How the story begins: When people die, they don’t go to Heaven or Hell… they enter the Mexican-inspired Land of the Dead and begin an entirely new journey to the Ninth Underworld. The length and difficulty of that epic trip is determined by two factors: first, how well the souls conducted their previous lives, and second, what kind of transportation their Grim Reaper, or travel agent, can wrangle for them.
What the prequel would cover: Grim Fandango displays more brilliance and creativity in its first ten minutes than the majority of games manage over 20-60 hours. Before you can fully grasp the genius of the premise, however, the point-and-click adventure is speeding forward into even wilder scenarios (like cat racing) and even smarter references (like Casablanca). By the end, your character – Manny Calavera – has visited dozens of locations, worked several different jobs and grown four years older.
That first part was more than enough for us, though. We’d happily play a game featuring only Manny’s first career as a Grim Reaper agent, helping various souls to their final resting places. How would he deal with a former murderer, as opposed to a former nun? What happens when a person tries to lie about their sins, or when they don’t accept the type of transportation that is offered to them?
In the original game, verdicts came through a simple office message tube, but that system is eventually revealed as corrupt. In the prequel, each judgment could be more complicated, and more unique. Plus, the cases wouldn’t have to relate to each other. We got episodic Sam & Max stories, and the recent Tales of Monkey Island, so why not The Files of Grim Fandango?
How the story begins: He may wear nightmarish armor, steal religious artifacts, answer to a monster king and make orphaned little girls cry, but Cecil Harvey is really a nice guy once you get to know him. In fact, when he realizes how much evil stuff he’s been doing as a Dark Knight and leader of the Red Wing army, he puts in his two-weeks notice, ditches his badass helmet and goes on the noble pilgrimage necessary to become a pretty, pretty Paladin with tousled hair and soft skin.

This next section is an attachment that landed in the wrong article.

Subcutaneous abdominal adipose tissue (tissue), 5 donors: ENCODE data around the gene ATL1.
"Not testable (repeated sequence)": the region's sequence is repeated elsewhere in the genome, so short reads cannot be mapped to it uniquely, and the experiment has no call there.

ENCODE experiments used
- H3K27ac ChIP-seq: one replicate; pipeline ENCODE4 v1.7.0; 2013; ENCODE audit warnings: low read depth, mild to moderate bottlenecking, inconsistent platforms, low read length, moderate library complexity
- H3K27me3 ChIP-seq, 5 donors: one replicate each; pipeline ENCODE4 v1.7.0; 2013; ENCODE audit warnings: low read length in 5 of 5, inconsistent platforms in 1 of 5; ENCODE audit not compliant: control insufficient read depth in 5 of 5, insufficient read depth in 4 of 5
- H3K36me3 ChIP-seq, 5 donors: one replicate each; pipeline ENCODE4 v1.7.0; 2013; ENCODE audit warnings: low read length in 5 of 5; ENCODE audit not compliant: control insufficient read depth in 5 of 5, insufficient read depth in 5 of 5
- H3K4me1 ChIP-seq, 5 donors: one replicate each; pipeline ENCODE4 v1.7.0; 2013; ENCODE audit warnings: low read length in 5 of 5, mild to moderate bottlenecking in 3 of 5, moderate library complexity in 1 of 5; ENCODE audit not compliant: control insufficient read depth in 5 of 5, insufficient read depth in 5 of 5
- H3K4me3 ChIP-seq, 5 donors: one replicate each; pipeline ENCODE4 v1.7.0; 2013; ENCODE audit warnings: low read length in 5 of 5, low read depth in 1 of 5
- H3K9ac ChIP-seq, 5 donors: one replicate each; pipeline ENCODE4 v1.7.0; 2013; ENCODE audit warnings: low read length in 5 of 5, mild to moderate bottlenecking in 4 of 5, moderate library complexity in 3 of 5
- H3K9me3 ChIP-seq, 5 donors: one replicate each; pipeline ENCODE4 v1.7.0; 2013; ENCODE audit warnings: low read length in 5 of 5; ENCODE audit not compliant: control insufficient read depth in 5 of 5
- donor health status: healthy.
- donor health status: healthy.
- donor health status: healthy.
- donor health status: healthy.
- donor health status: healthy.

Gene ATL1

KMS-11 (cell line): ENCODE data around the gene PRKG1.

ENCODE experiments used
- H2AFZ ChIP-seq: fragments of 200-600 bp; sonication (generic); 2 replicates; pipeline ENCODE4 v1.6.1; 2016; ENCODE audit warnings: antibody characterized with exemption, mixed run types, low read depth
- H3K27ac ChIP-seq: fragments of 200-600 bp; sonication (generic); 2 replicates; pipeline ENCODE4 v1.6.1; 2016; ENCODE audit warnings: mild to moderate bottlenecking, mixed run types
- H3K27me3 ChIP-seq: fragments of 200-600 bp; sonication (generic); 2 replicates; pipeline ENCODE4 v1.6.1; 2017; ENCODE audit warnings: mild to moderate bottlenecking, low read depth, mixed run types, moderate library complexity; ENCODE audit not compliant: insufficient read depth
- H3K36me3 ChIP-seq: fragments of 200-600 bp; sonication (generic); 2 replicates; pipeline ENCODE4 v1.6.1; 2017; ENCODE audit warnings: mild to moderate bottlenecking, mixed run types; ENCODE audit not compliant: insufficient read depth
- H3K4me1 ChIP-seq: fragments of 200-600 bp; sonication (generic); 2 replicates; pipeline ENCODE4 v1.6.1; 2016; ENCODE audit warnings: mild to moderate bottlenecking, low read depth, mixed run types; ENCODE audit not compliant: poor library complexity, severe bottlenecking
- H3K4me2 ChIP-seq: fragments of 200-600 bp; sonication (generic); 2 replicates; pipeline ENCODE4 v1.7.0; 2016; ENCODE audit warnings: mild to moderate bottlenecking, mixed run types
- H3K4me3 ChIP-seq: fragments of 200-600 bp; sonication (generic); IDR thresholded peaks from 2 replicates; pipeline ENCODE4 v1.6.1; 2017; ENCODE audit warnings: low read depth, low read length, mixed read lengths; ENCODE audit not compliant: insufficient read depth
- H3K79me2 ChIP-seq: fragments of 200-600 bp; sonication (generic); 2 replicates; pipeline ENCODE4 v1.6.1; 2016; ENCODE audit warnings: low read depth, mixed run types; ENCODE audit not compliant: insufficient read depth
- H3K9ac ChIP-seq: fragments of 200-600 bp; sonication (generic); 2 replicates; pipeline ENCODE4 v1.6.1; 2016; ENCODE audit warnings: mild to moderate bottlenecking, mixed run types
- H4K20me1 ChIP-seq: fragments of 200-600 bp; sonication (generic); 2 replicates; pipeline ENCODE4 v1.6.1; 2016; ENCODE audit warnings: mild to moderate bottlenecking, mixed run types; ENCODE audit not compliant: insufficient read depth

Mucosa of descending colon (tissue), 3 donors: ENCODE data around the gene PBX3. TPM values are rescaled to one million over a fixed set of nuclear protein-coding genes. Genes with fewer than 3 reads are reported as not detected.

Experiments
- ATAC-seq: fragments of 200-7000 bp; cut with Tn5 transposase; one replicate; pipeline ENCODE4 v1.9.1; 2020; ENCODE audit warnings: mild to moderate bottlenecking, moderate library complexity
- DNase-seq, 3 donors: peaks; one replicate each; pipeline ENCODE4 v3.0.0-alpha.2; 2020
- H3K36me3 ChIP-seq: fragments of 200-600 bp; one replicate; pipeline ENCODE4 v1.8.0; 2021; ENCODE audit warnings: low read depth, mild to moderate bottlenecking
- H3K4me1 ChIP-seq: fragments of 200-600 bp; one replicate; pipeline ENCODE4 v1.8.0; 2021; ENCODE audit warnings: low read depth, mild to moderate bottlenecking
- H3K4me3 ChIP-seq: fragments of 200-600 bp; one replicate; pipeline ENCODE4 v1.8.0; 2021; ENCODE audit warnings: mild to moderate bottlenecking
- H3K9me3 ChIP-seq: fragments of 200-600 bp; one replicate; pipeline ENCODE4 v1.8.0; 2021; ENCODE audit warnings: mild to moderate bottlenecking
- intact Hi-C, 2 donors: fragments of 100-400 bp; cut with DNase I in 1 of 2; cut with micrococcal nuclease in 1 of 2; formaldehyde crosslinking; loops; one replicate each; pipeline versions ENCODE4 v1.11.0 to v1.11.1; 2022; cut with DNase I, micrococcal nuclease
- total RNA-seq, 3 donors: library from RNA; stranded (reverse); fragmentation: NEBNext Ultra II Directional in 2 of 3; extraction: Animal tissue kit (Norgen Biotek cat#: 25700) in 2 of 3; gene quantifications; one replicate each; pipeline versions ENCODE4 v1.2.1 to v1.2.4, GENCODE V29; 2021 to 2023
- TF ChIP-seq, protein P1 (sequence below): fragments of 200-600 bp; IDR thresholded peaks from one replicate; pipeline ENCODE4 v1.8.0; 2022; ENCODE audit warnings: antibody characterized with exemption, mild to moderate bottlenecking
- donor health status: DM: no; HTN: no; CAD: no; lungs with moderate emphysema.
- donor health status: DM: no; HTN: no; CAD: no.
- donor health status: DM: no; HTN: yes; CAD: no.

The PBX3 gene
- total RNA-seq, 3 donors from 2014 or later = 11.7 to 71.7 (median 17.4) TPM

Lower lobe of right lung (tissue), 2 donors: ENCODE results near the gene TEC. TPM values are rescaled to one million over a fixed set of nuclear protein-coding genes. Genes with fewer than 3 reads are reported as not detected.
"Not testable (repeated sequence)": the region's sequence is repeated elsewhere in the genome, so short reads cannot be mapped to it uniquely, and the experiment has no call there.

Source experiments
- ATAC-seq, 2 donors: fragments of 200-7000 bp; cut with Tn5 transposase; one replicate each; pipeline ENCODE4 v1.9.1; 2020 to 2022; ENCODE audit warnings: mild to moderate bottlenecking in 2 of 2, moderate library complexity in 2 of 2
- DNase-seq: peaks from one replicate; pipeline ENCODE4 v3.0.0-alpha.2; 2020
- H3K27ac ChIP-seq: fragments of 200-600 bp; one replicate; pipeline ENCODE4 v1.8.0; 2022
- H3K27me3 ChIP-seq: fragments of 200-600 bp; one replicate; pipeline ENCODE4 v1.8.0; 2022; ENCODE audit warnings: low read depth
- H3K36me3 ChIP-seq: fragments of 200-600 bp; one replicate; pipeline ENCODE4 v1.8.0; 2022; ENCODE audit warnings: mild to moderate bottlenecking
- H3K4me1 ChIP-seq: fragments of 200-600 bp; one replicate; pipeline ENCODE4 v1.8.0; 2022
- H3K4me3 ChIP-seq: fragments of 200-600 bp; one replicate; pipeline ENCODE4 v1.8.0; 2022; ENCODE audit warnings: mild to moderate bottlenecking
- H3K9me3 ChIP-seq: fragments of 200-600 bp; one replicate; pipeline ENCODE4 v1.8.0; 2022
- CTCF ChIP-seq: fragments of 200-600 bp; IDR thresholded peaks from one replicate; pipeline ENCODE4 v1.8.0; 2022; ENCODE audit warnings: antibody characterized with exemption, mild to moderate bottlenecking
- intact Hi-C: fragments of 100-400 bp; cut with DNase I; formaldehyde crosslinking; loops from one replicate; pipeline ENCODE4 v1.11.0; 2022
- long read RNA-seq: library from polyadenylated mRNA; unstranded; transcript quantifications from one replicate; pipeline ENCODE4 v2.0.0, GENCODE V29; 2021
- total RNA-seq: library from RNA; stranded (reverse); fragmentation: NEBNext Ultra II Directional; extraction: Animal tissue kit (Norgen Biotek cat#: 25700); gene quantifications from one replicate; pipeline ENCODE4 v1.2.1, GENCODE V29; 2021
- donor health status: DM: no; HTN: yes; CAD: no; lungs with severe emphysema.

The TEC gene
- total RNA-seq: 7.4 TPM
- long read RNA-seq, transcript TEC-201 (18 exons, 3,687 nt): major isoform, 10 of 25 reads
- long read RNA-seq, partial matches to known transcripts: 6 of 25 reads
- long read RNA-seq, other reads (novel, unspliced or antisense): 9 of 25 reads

What the prequel would cover: Final Fantasy IV is a masterpiece and one of our favorite RPGs of all time. The story, though, follows a very familiar path: conflicted anti-hero is “anti” for all of ten minutes before realizing the error of his ways, discovering his true destiny / identity and spending the rest of the story as a pure-hearted goody-two-shoes with no moral ambiguity whatsoever.
How about the opposite trajectory? What if we played Cecil during his descent instead of his ascent? Imagine an RPG that starts off in a typical kingdom with a typical young boy as its protagonist; he’s even got the expected best friend rival and the best friend love interest. Only from the beginning, we’ll know that the young boy is a future Dark Knight, that his rival is a future Dragoon (Kain) and that his love interest is a future White Mage (Rosa).
More importantly, we’ll know the end – that this parentless, impressionable kid will slowly but surely be led into darkness. His rise from the shadows can be left to the game we already know and love, but this prequel would be all about the fall. Think of Anakin Skywalker in Star Wars. Okay, bad example… think of Michael Corleone in The Godfather. Or Arthas in Warcraft III. The path from good to bad is just as compelling, if not more so, than that from bad to good.
Aug 17, 2009
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